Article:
Wednesday, April 28, 2010

Uproar follows comment on Germany cross ban

A call by a German politician of Turkish origin for a ban on Christian crosses in state schools has sparked uproar in her conservative party and death threats from far-right groups.

Ayguel Oezkan, the 38-year-old daughter of Turkish immigrants, is poised to become social minister in the centre-right government of the western state of Lower Saxony, and called for the ban in an interview with a German magazine.

'Christian symbols do not belong in state schools,' she told weekly Focus last week. 'Schools should be a neutral place.'

Members of her party, the Christian Democratic Union (CDU) of Chancellor Angela Merkel, have been quick to denounce the comments and some are demanding she renounce her regional minister role, which she is due to assume tomorrow.

Lower Saxony state premier Christian Wulff, an ally of Ms Merkel who won praise last week for appointing Ms Oezkan to his cabinet, brushed aside her comments as 'personal opinion' and reaffirmed that his government welcomed crosses in schools.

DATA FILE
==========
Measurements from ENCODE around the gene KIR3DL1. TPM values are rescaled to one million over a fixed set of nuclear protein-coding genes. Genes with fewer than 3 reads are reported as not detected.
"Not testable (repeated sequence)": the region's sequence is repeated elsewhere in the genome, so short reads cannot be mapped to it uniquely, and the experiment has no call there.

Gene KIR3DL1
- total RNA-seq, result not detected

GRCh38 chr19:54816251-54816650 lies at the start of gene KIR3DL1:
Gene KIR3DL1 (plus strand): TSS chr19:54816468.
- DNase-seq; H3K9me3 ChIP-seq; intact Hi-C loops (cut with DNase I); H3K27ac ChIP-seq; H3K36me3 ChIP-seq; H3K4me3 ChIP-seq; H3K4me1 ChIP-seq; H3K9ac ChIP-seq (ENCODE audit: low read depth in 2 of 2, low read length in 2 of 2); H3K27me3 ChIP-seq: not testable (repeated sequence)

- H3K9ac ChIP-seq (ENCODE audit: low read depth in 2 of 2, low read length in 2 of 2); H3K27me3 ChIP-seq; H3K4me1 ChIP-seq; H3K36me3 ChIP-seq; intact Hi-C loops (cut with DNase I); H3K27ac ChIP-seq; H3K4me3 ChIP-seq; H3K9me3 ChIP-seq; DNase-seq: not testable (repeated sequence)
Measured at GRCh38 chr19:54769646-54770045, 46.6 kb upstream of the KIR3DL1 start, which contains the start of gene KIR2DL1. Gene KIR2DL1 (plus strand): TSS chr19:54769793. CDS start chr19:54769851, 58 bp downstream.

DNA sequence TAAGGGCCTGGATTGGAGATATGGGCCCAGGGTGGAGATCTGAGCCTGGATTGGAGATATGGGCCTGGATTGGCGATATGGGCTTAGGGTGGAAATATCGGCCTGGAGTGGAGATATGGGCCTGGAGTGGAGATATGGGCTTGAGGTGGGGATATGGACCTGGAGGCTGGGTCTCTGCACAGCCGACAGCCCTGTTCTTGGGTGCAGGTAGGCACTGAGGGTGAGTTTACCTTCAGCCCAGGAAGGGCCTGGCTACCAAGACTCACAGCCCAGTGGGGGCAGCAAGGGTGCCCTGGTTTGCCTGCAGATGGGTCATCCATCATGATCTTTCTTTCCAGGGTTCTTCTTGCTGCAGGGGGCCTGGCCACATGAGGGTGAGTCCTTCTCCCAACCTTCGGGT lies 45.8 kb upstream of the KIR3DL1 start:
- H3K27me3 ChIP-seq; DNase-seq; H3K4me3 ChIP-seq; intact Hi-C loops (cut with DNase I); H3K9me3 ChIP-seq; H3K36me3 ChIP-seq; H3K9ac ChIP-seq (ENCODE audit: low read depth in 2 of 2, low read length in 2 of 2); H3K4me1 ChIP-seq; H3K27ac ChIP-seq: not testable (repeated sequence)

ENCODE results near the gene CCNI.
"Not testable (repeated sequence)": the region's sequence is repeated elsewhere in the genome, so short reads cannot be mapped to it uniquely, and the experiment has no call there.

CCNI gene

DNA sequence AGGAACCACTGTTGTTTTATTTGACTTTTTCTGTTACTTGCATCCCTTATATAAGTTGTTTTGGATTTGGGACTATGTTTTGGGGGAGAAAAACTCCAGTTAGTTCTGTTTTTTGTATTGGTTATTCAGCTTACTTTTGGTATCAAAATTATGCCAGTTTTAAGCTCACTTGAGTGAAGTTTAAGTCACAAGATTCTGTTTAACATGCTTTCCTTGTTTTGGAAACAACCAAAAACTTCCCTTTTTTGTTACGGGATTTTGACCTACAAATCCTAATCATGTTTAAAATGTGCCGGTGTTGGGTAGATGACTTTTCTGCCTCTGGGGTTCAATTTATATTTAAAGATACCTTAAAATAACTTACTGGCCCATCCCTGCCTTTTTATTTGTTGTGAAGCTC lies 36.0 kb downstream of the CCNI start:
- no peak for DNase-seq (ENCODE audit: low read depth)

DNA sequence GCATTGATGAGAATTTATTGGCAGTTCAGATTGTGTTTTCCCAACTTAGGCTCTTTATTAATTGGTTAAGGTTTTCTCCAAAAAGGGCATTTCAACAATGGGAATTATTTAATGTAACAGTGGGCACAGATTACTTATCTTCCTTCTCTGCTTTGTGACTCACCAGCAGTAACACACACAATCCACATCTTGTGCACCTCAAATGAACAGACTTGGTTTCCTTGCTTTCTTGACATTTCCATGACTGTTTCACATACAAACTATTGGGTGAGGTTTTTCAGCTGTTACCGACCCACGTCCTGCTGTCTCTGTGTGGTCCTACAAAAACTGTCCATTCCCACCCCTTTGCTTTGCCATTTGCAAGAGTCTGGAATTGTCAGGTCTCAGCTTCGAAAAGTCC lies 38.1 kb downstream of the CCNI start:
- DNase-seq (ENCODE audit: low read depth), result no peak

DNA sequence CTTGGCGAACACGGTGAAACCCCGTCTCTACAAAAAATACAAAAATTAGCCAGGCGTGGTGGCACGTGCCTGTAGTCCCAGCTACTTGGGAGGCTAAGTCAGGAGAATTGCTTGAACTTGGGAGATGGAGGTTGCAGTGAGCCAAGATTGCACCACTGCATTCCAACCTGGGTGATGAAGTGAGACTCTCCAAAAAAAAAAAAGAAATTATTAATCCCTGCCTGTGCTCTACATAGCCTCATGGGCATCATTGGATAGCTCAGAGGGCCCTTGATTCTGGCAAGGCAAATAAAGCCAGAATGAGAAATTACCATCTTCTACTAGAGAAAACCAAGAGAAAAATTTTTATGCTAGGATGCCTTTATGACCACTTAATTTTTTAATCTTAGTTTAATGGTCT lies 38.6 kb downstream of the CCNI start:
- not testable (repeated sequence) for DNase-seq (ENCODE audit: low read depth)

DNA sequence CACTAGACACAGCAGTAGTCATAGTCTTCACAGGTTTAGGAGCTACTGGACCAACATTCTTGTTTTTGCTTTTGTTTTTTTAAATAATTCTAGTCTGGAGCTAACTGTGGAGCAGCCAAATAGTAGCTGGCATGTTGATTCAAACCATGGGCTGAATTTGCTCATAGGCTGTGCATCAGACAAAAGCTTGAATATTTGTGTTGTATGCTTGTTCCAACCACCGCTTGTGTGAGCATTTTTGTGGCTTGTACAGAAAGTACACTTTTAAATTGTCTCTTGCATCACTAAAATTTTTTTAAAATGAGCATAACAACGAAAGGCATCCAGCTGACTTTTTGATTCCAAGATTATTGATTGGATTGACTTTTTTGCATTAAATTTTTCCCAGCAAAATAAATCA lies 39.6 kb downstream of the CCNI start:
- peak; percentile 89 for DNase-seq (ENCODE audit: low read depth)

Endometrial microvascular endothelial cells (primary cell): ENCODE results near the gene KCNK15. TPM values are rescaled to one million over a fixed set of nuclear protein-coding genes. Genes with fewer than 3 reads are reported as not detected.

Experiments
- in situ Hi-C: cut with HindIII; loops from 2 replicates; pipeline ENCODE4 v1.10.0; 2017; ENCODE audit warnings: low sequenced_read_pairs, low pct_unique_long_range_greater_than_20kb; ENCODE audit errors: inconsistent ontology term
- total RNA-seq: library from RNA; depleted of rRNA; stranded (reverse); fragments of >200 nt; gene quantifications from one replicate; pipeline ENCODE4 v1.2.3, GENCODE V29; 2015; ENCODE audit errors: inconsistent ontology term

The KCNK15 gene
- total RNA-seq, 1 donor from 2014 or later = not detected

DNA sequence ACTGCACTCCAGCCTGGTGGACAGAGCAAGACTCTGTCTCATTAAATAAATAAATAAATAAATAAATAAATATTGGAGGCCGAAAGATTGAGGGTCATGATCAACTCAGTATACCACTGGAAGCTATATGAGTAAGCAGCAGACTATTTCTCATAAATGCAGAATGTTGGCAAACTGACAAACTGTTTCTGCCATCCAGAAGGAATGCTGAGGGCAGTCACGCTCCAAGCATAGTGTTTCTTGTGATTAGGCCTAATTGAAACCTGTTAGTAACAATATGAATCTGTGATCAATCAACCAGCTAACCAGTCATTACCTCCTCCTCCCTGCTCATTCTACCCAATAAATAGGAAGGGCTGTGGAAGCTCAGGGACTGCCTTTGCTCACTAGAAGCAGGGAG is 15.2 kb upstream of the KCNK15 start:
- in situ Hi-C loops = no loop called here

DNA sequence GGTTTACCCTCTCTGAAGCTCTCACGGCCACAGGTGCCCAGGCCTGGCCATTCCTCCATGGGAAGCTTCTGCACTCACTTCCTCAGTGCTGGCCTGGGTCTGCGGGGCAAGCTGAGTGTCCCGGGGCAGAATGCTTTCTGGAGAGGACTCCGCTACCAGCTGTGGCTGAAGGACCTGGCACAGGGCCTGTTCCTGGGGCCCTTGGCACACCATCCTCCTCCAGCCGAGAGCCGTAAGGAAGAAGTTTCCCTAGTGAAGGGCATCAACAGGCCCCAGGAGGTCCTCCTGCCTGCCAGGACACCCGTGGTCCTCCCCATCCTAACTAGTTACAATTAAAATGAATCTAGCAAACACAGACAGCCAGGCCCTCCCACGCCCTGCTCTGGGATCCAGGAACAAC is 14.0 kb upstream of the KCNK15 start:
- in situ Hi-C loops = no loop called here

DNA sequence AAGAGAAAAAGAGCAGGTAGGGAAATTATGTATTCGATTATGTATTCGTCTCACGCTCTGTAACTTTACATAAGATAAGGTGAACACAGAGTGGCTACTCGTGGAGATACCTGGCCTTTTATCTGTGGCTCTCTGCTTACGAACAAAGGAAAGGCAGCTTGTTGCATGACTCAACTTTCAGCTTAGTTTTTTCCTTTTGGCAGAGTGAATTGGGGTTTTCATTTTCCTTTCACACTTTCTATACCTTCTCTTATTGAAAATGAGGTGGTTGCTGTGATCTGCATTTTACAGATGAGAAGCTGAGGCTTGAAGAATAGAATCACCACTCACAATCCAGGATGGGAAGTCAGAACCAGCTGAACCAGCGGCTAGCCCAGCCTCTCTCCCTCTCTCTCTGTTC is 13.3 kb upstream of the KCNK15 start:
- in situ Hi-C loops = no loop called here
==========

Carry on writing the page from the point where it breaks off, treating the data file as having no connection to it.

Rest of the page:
Stefan Mueller, a member of parliament who represents Angela Merkel's CDU and its Bavarian Christian Social Union (CSU) allies on integration issues, used stronger language, calling the remarks 'absurd and shocking'.

'Politicians who want to ban crosses in schools should think about whether they belong in a Christian party,' Mr Mueller was quoted as saying in German media.

Ms Oezkan, a lawyer who was born in Hamburg to parents who migrated to Germany in the 1960s, said in an interview with German daily Bild that she did not consider herself a devout Muslim but that her family celebrated Islamic holidays.

Ms Oezkan, who would be the first state minister of Turkish origin in Germany, told the paper she had received death threats.

She is reportedly under 24-hour protection from police.

Germany is home to nearly 3m people of Turkish origin, many of whom came to the country as 'Gastarbeiter', or guest workers, in the decades after WWII.

Ms Merkel's government has tried to address perceived problems in integrating the country's Muslim population with a series of so-called 'integration summits'.


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